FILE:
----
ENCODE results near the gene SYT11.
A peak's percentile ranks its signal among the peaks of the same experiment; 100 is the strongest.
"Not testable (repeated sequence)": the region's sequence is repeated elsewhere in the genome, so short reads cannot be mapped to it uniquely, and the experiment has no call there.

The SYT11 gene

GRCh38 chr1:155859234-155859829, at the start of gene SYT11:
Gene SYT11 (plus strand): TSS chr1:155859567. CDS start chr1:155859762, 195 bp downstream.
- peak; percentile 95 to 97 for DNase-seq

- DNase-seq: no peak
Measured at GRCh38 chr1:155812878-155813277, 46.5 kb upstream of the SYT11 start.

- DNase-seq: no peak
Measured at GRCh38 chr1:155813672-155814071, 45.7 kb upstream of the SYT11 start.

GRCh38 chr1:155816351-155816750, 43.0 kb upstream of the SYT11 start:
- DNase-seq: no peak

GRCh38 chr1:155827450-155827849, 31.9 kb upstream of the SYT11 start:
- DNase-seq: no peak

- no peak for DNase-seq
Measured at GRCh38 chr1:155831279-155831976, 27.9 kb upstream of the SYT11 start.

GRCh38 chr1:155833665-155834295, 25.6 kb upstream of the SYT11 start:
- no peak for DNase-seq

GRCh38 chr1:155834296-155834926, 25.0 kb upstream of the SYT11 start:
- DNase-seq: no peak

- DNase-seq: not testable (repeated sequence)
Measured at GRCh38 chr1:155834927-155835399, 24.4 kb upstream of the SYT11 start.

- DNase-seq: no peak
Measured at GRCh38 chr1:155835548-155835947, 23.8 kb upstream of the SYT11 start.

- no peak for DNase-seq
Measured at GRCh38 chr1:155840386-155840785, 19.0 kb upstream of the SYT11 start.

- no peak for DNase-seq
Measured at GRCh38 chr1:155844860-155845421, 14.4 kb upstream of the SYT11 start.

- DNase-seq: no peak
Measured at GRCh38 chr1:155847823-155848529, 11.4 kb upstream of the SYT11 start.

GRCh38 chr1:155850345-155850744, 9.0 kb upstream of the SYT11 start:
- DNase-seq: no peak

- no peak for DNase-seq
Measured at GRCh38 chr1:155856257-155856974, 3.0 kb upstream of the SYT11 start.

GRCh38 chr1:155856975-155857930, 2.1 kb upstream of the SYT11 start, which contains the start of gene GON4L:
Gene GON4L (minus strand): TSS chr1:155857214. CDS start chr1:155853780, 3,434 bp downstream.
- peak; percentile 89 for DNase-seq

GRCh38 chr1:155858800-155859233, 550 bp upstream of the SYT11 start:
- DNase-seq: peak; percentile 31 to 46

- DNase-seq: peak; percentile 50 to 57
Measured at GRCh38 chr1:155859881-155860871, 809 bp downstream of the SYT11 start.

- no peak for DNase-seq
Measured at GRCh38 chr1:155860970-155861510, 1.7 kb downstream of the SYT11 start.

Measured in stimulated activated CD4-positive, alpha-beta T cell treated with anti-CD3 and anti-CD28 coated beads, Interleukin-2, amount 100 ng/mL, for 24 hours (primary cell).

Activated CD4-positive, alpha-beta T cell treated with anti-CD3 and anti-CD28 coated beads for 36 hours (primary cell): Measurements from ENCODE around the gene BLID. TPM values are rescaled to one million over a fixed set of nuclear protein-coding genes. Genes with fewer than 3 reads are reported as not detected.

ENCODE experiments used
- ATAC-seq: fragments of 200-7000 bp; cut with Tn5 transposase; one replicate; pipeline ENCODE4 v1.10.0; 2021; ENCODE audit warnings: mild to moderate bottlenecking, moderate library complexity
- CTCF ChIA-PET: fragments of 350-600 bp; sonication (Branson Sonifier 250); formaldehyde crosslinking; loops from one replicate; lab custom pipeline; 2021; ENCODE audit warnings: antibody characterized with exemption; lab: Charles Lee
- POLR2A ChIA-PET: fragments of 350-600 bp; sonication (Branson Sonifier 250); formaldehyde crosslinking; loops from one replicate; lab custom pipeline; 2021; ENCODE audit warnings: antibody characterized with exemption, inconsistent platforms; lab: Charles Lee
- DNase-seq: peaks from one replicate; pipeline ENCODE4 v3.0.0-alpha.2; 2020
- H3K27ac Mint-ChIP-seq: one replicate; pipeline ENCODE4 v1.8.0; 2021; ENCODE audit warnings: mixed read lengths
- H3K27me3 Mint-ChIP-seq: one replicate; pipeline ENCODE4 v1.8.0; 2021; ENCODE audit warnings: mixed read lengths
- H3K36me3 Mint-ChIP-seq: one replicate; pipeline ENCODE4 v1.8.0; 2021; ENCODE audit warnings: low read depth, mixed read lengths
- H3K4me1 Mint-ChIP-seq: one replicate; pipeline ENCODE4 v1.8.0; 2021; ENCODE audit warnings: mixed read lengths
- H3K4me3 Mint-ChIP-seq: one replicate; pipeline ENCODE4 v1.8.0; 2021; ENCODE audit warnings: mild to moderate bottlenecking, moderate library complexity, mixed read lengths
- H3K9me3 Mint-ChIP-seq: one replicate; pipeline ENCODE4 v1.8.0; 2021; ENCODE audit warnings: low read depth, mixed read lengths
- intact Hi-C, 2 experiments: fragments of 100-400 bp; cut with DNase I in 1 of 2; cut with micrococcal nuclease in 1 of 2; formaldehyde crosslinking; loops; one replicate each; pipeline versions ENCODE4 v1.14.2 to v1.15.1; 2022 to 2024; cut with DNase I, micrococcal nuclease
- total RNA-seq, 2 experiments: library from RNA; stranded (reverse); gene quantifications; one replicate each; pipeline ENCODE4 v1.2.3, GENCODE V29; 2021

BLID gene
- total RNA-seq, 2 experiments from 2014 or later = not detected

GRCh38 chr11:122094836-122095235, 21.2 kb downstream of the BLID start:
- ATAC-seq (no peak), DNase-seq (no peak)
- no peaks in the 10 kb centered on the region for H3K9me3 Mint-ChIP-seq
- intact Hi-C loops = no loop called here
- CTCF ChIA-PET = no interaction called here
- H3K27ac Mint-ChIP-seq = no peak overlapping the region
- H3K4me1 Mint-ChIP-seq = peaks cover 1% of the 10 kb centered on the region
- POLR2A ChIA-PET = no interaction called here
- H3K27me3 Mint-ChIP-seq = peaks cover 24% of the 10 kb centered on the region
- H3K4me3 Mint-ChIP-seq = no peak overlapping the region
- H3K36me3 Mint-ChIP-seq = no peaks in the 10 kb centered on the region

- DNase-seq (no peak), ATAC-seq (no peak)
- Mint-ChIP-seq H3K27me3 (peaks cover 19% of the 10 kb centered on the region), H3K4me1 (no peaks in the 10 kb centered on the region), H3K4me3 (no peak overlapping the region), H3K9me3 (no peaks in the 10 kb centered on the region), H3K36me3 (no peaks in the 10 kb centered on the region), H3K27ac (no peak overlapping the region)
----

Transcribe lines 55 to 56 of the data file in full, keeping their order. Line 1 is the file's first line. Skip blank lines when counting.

- H3K4me1 Mint-ChIP-seq: one replicate; pipeline ENCODE4 v1.8.0; 2021; ENCODE audit warnings: mixed read lengths
- H3K4me3 Mint-ChIP-seq: one replicate; pipeline ENCODE4 v1.8.0; 2021; ENCODE audit warnings: mild to moderate bottlenecking, moderate library complexity, mixed read lengths